What happens when you insult the Bible accurately?

I grew up in a fundamentalist Christian family, deep in the heart of the Bible belt. I was an altar boy, the kind of kid who prayed while he walked home from school.

When I was nine or ten years old, I got out of being thrashed silly on the playground by lecturing another kid — the biggest kid I’d ever seen in my life — about Jesus Christ.

I’m not making this up. The bully later approached me when nobody else was looking and asked, in an awed voice, if I really believed all that stuff about God.  I gave him an earful.

I have long been a close and diligent reader of the Bible.  I rank it not only as one of the most profound books on my shelf, but also one of the most beautiful.

Which is why my ears perked up when Dan Savage, one of the most prominent gay rights activists in the country, sparked a furor by talking trash about the Good Book.

Speaking to a group of young people recently, Savage argued that it’s time to discount Biblical teachings about homosexuality, in the same way that we casually discount so much else that’s in Scripture.  Here’s what he said:

“We can learn to ignore the bull%#$ in the Bible about gay people. The same way, the same way we have learned to ignore the bull#$* in the Bible about shellfish, about slavery, about dinner, about farming, about menstruation, about virginity, about masturbation. We ignore bull@#@ in the Bible about all sorts of things.”

Savage’s comments have been described as anti-Christian bigotry and as a form of hate speech.

On first listen, they slot neatly into the take-no-prisoners culture war that rages in America, fitting somewhere between the war on Christmas and the effort to ban gay marriage in North Carolina.

But as someone who reads and thinks and grapples with the Bible a lot, I think it’s important to point out that on the basic facts, Savage is absolutely correct.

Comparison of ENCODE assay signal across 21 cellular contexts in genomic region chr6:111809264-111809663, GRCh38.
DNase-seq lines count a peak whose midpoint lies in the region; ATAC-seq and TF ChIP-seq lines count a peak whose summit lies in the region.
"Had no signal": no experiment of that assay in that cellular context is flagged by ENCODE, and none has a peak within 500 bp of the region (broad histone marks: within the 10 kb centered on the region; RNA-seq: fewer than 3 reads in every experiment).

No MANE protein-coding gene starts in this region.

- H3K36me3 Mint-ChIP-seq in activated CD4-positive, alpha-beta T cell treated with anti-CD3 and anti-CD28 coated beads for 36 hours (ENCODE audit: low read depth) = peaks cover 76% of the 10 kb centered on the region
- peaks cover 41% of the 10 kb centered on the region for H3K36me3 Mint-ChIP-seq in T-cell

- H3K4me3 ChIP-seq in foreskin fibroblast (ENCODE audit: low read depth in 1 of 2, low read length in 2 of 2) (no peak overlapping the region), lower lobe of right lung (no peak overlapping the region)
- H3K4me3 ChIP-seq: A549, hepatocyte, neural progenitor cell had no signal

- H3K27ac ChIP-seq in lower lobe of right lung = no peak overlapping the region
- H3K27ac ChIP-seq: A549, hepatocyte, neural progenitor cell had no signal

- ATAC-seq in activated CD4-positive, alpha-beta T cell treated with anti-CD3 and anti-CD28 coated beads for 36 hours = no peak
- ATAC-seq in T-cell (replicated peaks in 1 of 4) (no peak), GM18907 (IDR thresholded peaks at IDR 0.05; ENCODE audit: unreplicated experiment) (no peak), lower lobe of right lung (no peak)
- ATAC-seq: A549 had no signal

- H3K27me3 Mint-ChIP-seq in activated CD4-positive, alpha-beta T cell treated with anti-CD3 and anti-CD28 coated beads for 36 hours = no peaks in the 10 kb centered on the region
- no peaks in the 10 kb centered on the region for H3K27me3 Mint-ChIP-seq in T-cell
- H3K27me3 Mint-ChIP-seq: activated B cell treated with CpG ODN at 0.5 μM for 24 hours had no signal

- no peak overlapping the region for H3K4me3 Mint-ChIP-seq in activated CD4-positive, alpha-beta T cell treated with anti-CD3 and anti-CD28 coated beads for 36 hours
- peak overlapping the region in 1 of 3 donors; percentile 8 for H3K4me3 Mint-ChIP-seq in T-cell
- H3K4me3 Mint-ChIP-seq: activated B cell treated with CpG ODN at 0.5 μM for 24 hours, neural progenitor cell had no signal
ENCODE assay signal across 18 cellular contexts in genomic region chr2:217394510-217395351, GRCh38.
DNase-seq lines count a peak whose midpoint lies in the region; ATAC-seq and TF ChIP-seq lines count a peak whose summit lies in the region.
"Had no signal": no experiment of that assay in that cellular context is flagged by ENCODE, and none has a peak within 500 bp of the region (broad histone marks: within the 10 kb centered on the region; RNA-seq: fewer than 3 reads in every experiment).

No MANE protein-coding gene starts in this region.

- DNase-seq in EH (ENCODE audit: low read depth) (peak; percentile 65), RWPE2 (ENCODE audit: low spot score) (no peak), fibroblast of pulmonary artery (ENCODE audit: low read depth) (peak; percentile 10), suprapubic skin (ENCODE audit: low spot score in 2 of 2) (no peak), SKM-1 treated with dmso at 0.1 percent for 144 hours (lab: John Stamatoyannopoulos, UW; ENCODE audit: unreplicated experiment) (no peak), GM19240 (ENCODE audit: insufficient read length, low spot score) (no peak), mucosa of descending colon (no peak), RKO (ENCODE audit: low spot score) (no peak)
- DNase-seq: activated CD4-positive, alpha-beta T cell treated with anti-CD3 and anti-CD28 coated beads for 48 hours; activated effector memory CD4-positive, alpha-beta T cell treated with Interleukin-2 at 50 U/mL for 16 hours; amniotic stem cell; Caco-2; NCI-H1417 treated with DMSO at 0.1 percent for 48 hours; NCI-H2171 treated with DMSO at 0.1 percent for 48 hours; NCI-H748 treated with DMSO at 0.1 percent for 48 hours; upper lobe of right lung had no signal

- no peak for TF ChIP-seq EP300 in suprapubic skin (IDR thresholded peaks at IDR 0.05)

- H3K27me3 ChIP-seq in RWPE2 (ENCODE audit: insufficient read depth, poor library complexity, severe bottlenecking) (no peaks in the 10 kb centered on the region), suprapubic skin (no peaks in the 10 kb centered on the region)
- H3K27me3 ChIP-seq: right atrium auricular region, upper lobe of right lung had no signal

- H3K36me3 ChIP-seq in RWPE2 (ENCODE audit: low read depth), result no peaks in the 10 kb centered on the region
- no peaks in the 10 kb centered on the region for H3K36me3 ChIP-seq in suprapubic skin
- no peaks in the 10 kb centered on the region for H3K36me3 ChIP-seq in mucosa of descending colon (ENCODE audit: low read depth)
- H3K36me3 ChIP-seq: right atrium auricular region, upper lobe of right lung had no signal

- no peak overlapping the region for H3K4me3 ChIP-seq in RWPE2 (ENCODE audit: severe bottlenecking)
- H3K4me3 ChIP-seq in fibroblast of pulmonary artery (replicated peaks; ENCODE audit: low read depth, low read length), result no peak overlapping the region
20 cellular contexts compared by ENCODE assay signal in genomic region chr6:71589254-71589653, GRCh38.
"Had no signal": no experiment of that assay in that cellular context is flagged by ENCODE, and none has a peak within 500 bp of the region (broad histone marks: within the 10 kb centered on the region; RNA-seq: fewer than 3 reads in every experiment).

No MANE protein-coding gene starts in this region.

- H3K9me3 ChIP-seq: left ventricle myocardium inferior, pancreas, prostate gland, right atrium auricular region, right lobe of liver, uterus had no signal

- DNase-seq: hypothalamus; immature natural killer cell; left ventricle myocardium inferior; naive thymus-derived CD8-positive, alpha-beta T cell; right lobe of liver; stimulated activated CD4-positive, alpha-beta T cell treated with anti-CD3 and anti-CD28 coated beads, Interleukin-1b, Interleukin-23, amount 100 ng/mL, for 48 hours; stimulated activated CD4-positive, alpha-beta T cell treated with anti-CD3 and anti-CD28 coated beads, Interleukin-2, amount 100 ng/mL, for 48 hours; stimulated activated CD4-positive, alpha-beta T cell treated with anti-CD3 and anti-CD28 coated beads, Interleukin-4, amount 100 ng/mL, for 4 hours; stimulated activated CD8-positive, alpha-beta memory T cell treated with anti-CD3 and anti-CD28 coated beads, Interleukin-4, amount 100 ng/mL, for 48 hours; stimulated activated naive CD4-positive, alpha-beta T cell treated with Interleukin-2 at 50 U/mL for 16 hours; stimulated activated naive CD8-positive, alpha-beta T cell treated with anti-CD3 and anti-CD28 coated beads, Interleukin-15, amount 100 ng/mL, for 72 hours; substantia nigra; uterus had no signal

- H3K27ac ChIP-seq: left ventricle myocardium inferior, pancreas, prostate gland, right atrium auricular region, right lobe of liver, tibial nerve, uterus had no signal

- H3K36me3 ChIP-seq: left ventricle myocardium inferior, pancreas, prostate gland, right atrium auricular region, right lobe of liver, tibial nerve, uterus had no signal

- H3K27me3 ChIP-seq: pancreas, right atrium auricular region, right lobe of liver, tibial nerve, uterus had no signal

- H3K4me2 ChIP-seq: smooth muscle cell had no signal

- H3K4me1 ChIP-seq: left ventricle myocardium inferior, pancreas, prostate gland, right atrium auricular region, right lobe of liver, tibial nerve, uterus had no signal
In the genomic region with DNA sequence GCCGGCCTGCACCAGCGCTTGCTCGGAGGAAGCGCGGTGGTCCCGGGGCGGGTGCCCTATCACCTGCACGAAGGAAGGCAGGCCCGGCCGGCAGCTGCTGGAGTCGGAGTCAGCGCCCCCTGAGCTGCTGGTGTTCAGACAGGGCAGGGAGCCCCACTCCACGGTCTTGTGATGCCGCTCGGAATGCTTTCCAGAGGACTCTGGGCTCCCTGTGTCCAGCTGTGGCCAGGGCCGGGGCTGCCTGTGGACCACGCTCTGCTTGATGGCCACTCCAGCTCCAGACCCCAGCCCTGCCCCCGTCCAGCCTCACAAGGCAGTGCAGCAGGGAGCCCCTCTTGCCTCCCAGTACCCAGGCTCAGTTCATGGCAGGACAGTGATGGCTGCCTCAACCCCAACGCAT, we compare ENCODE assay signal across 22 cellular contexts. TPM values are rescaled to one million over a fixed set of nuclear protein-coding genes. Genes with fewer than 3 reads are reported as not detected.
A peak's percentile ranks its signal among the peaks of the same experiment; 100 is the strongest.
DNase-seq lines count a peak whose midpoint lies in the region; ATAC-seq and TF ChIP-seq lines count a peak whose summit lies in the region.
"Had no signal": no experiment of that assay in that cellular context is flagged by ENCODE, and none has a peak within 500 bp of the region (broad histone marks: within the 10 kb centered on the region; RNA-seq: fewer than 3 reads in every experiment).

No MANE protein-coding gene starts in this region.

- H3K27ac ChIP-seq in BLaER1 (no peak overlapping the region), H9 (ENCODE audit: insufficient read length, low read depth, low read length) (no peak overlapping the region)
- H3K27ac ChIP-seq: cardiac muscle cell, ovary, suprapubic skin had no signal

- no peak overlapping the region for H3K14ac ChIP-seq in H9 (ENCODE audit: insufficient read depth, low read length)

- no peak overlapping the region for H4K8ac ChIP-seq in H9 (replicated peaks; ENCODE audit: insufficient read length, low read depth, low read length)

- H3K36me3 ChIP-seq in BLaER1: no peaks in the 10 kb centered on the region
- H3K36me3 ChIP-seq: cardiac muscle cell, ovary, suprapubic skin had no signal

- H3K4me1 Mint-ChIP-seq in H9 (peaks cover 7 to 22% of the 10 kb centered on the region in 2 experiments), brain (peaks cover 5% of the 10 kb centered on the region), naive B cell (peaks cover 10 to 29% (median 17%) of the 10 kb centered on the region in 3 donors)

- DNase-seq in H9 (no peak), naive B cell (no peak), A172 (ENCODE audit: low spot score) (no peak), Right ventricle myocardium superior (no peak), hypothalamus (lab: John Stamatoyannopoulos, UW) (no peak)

The Bible contains a lot of profound wisdom, but it also articulates moral points of view about slavery, about women, about human sexuality, about science, and about mundane things like diet and daily ritual that most of us would find shocking today.

The problem, of course, is that so few Christians actually read the Bible.  And when they do, they often digest it in tiny, out-of-context Bible verses, each carefully packaged with a modern, fuzzy-minded exegesis.

We used to be made of tougher stock.  In 1843, the philosopher Soren Kierkegaard grappled at length with the story of Abraham’s decision to murder his own child at the behest of a God so jealous that He wanted proof of Abraham’s loyalty.

Kierkegaard confronted the creepiness and the moral nausea that the story conjures up today, titling his own book “Fear and Trembling.”

These days, the folks in the pews rarely wrestle with the deep quandaries, the ugly bits, the parts of the Bible that to modern eyes seem flatly unacceptable.

Take, by way of example, the idea of “traditional” marriage.  The truth is that a healthy marriage, as we understand it today, is completely unlike the Biblical version.

The Old Testament casually accepts polygamy, absolute patriarchal dominance, the treatment of women within marriage as property, and the beating of children with “a rod.”